The demand for energy services, which combines the impacts of activity and structure, in the 26 International Energy Agency member countries increased by 1.8% per year over the period 1990 to 2004. This was less than the annual growth rate of GDP at 2.3%, due to the fact that some energy-using activities grew more slowly than the economy as a whole.
All parts of the economy contributed to this increased demand for energy services. The highest rates of growth were in the service and domestic passenger and freight transport sectors, followed by manufacturing and households. Even in the wealthiest countries, consumers have shown a robust and sustained desire to enhance their lifestyles in ways that require more energy services. This is borne out by detailed analysis of the key drivers of energy demand, such as ownership and use of vehicles, housing size and occupancy, and floor space and electricity demand in the service sector.
About half of the increased demand for energy services was met through increased energy use, and the other half through improvements in energy efficiency, which averaged 0.9% per year between 1990 and 2004.
“Improvements in energy efficiency have played a key role in limiting increases in energy use and CO2 emissions in IEA countries. However, it is clear that much more can be done.
Gains in energy efficiency are currently only about half the rate seen in the 1970s and 1980s,” said Nobuo Tanaka, Executive Director of the Paris-based International Energy Agency (IEA), today in Berlin at the launch of a new IEA publication, Energy Use in the New Millennium: Trends in IEA Countries (summary). The study examines how changes in energy efficiency, as well as other factors such as economic structure, income, prices and fuel mix have affected recent trends in energy use and CO2 emissions in IEA countries. This work was undertaken by the IEA in support of the G8 Gleneagles Plan of Action for Climate Change, Clean Energy and Sustainable Development.
The IEA is the energy watchdog of the industrialised countries, including Ireland.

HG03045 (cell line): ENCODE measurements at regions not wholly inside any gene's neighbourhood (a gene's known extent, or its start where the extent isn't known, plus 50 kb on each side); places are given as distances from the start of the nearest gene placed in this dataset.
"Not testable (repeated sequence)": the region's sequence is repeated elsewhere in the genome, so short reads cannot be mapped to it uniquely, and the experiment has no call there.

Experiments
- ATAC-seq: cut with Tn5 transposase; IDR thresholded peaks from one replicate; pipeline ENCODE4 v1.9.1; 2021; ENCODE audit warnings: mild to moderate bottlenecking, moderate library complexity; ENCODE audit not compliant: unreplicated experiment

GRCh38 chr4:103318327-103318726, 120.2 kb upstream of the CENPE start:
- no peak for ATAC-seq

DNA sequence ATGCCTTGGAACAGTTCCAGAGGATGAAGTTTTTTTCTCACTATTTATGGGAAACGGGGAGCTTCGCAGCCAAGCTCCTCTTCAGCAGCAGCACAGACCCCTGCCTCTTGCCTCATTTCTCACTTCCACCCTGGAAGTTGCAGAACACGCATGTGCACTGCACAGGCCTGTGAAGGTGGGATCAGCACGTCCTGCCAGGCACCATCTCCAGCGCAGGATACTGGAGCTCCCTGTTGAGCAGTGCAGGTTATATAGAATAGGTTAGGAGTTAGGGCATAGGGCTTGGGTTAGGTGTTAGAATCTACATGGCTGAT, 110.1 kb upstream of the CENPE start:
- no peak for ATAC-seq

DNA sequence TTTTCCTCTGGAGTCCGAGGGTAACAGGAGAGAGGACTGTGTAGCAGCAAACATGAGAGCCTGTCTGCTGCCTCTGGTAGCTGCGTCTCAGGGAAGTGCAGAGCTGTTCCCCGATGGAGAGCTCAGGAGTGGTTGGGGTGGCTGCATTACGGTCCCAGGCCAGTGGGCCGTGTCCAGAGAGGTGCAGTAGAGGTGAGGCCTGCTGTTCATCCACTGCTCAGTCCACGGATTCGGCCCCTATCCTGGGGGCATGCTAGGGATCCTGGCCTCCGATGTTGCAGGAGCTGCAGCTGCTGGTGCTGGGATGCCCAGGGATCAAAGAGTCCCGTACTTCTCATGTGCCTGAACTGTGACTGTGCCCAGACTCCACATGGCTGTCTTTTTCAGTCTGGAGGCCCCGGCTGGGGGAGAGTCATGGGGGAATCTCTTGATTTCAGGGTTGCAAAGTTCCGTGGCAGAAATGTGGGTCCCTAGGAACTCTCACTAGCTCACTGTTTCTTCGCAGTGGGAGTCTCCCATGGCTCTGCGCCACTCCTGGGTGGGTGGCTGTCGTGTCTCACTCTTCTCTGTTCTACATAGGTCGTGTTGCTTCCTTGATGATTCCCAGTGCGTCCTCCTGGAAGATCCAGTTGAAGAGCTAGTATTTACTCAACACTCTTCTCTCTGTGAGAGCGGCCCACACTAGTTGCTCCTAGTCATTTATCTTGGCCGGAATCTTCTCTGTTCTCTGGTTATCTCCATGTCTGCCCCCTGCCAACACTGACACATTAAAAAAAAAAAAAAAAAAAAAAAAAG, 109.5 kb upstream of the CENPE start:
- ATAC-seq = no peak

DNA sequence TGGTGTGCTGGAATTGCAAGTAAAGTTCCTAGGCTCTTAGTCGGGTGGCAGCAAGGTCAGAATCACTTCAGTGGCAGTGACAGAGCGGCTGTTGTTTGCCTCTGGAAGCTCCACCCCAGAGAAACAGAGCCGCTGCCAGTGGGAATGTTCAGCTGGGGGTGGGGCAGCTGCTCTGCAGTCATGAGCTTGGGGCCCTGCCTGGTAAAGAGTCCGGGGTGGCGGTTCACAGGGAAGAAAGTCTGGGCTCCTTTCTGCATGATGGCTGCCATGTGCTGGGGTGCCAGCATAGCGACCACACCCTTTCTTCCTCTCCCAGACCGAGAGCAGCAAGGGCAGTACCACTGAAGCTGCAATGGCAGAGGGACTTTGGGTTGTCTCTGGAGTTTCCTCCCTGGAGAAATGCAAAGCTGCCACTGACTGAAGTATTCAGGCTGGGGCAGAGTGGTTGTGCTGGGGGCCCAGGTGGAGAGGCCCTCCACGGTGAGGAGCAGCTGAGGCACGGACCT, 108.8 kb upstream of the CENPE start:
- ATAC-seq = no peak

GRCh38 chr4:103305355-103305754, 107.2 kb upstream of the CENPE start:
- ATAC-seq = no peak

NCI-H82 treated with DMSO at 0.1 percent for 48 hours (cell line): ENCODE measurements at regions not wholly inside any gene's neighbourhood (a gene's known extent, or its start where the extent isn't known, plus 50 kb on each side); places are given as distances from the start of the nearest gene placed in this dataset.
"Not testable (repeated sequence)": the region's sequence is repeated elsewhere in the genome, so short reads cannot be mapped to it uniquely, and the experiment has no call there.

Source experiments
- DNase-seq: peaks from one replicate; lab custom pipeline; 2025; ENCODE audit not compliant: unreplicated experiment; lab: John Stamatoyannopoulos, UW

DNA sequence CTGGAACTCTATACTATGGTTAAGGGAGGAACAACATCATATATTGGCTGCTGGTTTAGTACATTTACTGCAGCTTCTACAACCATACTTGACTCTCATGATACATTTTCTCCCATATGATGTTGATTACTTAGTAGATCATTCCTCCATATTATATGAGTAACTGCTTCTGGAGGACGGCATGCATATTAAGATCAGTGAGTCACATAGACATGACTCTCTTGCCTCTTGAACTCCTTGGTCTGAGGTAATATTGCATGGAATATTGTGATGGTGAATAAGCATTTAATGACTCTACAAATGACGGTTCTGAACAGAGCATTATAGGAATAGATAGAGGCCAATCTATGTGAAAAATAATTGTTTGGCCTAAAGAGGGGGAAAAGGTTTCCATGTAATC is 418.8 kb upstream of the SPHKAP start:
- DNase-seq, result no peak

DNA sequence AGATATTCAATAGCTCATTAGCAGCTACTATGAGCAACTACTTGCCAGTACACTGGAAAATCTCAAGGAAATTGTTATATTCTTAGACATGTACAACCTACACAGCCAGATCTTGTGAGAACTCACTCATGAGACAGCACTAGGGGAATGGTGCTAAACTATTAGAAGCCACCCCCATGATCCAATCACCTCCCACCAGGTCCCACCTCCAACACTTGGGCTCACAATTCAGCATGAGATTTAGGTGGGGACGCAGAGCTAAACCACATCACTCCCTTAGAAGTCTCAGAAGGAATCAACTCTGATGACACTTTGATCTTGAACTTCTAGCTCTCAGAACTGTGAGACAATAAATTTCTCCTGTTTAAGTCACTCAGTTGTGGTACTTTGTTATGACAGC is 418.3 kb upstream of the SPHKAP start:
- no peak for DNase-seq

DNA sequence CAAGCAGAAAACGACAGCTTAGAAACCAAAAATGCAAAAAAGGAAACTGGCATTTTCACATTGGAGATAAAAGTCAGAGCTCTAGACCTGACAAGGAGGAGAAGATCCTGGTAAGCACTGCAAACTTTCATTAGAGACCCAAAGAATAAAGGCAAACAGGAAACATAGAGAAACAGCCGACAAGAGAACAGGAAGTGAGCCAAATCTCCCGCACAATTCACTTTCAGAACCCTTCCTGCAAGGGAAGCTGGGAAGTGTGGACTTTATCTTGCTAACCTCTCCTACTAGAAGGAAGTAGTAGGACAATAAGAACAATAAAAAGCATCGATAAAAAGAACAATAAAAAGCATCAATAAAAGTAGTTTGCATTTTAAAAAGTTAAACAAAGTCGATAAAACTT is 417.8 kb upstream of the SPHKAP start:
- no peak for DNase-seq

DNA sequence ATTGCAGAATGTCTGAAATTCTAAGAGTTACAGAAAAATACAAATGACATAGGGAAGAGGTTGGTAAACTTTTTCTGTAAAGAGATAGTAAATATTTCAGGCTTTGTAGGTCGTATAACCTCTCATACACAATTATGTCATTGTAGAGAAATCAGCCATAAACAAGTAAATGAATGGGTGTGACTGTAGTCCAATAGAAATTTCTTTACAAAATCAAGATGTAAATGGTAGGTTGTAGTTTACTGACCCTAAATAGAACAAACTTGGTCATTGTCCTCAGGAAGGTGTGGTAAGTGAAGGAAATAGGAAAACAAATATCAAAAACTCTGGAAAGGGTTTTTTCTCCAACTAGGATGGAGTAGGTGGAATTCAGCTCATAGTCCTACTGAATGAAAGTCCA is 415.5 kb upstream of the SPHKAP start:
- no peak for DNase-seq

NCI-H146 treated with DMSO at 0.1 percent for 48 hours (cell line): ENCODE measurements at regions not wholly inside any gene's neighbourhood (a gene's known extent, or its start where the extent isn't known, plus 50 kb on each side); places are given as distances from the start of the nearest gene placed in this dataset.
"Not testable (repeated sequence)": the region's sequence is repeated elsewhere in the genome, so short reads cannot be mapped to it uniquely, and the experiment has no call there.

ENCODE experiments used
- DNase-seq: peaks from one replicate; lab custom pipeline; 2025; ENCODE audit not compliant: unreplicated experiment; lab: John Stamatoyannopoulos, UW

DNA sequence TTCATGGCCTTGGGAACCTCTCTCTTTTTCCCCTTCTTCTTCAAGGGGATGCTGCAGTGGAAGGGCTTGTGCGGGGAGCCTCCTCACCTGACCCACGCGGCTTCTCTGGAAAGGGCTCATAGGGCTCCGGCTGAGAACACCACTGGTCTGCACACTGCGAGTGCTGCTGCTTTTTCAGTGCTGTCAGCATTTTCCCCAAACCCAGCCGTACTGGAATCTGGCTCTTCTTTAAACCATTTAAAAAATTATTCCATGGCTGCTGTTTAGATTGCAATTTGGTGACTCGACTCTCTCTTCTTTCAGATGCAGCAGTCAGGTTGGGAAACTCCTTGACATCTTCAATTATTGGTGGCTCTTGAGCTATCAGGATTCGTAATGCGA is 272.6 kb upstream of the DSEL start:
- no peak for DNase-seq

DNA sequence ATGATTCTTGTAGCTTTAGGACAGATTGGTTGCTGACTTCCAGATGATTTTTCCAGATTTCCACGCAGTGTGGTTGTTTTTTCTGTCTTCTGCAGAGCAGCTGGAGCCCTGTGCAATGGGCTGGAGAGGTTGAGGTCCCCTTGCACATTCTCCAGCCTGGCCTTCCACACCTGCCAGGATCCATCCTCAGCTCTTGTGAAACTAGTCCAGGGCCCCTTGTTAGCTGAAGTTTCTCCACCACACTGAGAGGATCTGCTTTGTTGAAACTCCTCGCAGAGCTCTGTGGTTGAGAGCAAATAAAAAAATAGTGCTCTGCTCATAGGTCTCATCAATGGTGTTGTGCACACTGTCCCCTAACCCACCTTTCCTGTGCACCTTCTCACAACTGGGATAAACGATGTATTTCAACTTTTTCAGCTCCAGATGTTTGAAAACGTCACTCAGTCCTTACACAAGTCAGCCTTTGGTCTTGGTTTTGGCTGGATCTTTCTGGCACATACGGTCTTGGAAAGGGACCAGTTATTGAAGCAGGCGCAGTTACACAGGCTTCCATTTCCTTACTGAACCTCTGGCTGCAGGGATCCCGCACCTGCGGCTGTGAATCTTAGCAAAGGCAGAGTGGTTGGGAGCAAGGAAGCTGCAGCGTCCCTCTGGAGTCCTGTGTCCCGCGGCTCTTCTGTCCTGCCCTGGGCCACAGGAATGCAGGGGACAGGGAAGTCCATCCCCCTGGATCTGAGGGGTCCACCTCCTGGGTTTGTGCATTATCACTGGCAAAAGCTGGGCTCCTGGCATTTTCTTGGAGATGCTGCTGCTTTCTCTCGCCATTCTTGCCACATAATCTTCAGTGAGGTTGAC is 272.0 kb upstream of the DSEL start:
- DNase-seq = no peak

“Savings since 1990 from better energy efficiency have resulted in CO2 emissions in the IEA being 14% (or 1.2 Gigatons of CO2) lower than they otherwise would have been. These savings are approximately equivalent to the annual final energy consumption and CO2 emissions of Japan and, by the end of the period analysed, resulted in annual fuel and electricity cost savings of at least $170 billion," noted Tanaka.
The book reveals many insights that should reshape our approach to energy efficiency. For instance, electricity use in the household and service sectors is increasing much more rapidly than consumption of fuels, such as gas and oil, in these sectors. As a result, appliances and air conditioning are rapidly approaching space heating as the most significant source of CO2 emissions from households. New engine technologies and vehicle design have produced significant efficiency benefits in passenger cars. However in many countries, the benefits of introducing more efficient vehicles have been eroded by increased congestion, changes in driver behaviour and additional in-car amenities. On a more encouraging note, strong efficiency improvements are having a substantial impact in manufacturing. Energy use and CO2 emissions in this sector have remained almost unchanged since 1990, even though output has increased by nearly one-third.
Energy Use in the New Millennium: Trends in IEA Countries exposes the critical need for more timely and better information with which to judge the value of existing energy policies and to identify the stronger policies needed to meet the challenges identified by the G8 leaders. The results have been calculated by a “bottom-up” analysis of key indicators which describe in detail energy use and energy-using activities across five major sectors (manufacturing, services, households, passenger and freight transport) in 20 out of 26 IEA countries. However, even these countries struggle to provide the necessary data for all sectors. “Governments need to put substantially greater resources into developing and improving end-use data to enable effective monitoring of energy consumption and CO2 trends at deeper levels of detail”, emphasised Tanaka.
Despite some positive developments, the new publication clearly shows that IEA countries are not on a path to a sustainable energy future. “We must find new ways to accelerate the decoupling of energy use and CO2 emissions from economic growth. The good news is that there is still substantial scope for cost-effective energy efficiency improvements in buildings, appliances, industry and transport. The bad news is we need to move much faster in realising this potential. This will require strong and innovative action on the part of governments,” concluded Tanaka.
The International Energy Agency (IEA) acts as energy policy advisor to 26 Member countries in their effort to ensure reliable, affordable and clean energy for their citizens. Founded during the oil crisis of 1973-74, the IEA’s initial role was to co-ordinate measures in times of oil supply emergencies. As energy markets have changed, so has the IEA. Its mandate has broadened to incorporate the “Three E’s” of balanced energy policy making: energy security, economic development and environmental protection. Current work focuses on climate change policies, market reform, energy technology collaboration and outreach to the rest of the world, especially major producers and consumers of energy like China, India, Russia and the OPEC countries.
With a staff of around 150, mainly energy experts and statisticians from its 26 member countries, the IEA conducts a broad programme of energy research, data compilation, publications and public dissemination of the latest energy policy analysis and recommendations on good practices.